By Josh Ledgard
Do you need money, like yesterday?
Pull up a chair. Let’s discuss. There are two ways to a payday.
One way requires you to wait politely in line for a future, after I’ve hustled hard enough, held my head just right, and paid my dues payday.
And then there’s another way that allows you to skip ahead to the front of the line where you can dive directly into cash.
I know which one I’d choose. So, instead of watching that gif on repeat with longing, let’s create an action plan to make it happen.
There are three main avenues to fund your startup: bootstrapping it, asking others to invest, or getting your customers to pay for it. Each one of these are doable but not without their own set of difficulties.
Here’s how we’ll break it down. Below, we’ll discuss the different types of funding available for startup businesses along with the pros and cons of each. By the end of this post, you should have a better understanding of which type of funding would work best for your business right now. And remember, you can also switch funding methods. You’re not tied to one type of funding. Let’s get started.
Bootstrapping your startup is, in many ways, the easiest method. Depending on the method you use, you will not owe anyone anything. You’ll reap all of the rewards, or 100% of the pie.
First, a word of caution:
Bootstrapping is not without risks. You can end up losing a huge chunk of your savings, or worse. You could end up deep in debt also, affecting your ability to qualify for future purchases and services.
On one hand, you should be very caution when putting your money and good name on the line for your fledgling startup.
On the other hand, if you don’t believe in yourself, no one else will. Show yourself and others that you have skin in the game by investing in yourself first.
Work on your dream while you keep your day job. Invest a portion of your paycheck into your business. Or, you can tap into your savings to power your business. Because new businesses are always risky investments, I wouldn’t suggest wiping out your entire savings, though. Leave room to recover, if necessary.
Credit cards are a risky move, but, it’s just so darn convenient to charge it, am I right?
When using credit cards to fund your business, be prudent. It’s easy to get in over your head, especially if you’re paying a higher interest rate. You may even find yourself transferring balances from one card to the next in order to avoid hefty interest payments.
The benefits of using credit cards to fund your business are:
+You may enjoy a lower interest rate than other types of funding.
+You can build credit for your business if you set up a business account.
The downside of using credit cards to fund your business are:
-You have a lower credit limit than other options.
-You may be held personally liable if you miss payments. This can affect your personal credit score.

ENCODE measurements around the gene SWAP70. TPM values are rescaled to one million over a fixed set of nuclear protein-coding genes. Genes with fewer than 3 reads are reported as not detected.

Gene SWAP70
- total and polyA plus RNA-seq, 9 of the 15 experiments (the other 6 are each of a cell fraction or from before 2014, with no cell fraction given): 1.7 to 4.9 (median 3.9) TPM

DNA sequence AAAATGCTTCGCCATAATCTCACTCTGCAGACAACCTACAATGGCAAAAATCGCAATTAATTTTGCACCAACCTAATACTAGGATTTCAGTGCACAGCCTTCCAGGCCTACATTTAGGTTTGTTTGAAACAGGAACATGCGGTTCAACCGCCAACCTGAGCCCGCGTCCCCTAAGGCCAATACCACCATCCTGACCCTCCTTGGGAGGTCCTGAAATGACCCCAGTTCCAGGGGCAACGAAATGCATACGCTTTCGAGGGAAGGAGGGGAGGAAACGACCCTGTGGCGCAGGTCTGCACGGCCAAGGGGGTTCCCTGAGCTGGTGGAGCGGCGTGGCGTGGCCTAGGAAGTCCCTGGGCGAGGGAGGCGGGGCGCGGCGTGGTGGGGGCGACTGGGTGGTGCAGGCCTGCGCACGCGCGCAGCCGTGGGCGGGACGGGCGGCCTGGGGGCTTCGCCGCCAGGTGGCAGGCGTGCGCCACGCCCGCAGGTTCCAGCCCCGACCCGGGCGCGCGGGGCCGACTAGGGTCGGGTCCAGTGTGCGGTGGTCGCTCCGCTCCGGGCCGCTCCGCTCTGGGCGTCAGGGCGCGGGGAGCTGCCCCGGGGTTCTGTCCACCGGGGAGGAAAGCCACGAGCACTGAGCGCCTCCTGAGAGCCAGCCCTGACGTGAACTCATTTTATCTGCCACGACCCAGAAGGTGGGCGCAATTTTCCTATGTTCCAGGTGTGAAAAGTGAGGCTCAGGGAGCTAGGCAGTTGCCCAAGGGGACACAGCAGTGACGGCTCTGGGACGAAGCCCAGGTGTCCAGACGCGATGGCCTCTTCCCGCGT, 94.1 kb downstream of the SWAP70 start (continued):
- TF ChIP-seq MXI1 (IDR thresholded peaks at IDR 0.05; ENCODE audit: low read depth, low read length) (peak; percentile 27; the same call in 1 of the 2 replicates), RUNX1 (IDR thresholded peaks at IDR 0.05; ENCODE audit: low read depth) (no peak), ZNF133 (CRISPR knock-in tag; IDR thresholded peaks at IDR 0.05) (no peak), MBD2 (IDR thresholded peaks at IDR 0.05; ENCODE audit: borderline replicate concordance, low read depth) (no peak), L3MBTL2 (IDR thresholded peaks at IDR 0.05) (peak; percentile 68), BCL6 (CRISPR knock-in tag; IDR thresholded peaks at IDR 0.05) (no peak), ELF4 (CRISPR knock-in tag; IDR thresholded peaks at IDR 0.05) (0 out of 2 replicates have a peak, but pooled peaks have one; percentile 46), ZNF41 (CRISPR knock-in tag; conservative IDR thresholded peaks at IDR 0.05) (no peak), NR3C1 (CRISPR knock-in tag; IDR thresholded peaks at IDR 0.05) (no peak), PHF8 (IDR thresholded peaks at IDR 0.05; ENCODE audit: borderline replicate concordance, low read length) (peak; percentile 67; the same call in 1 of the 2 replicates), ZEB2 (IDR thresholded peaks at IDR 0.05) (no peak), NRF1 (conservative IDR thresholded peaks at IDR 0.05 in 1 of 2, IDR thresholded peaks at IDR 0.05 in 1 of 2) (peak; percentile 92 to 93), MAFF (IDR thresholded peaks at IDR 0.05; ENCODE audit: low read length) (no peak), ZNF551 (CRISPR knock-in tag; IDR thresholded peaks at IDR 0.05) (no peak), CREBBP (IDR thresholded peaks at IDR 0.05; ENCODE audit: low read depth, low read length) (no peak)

A bank is a traditional lender that many startup businesses consider first when looking for outside funding sources. Because banks generally lend a higher amount than you’d have access to with a credit card, you’ll need to meet certain requirements.
Banks are very interested in your credit score. You need at least a credit score of 650 (preferably above) to get taken seriously by a bank. You’ll also need a solid business plan.
Keep in mind that your bank is not an investor. They are not interested in taking on risk. Instead, your bank expects a concrete plan for when and how their loan to you will be repaid. For this reason, many banks prefer to lend after you’ve proven your business with a profit.
What’s better than free money with no strings attached? Uh, nothing.
That’s exactly what a grant is. It’s an endowment gifted to you just for meeting certain requirements. While a grant may be free, you do need to read and follow the instructions carefully. You’ll also need to prepare a grant proposal that highlights your business as a worthy recipient.
Keep in mind that after your grant is gifted, you’ll still need to provide updates about how you’ve used the grant money.
Places to look for grants:
Another way to fund your startup yourself is through an arrangement known as Rollover for Business Startups, or ROBS for short. With a ROBS, you can borrow up to 100% of your 401(k), traditional IRA, or other type of eligible retirement account as long as it’s worth at least $50,000.
The benefit of ROBS is that you won’t pay penalties or taxes when using money from an eligible retirement account to fund your startup.
The drawback of ROBS is that, if your business goes under, you will have wiped out or put a significant dent in your retirement fund.
ROBS is a pretty complicated subject. If you’d like to learn more about it, check out this guide: Rollover For Business Startups (ROBS) – The Ultimate Guide.
Because that’s what friends are for… right? Sure, no one wants to feel like an ATM, but if you’re not the type to constantly ask for money (you know who you are), and if you’re truly passionate about your startup, you may be able to convince friends and family to invest in you.
But keep in mind that money and family don’t often mix. Be clear with them from the get-go that there are risks involved, and your loved one may not ever see a return on their investment.
In fact, get it in writing.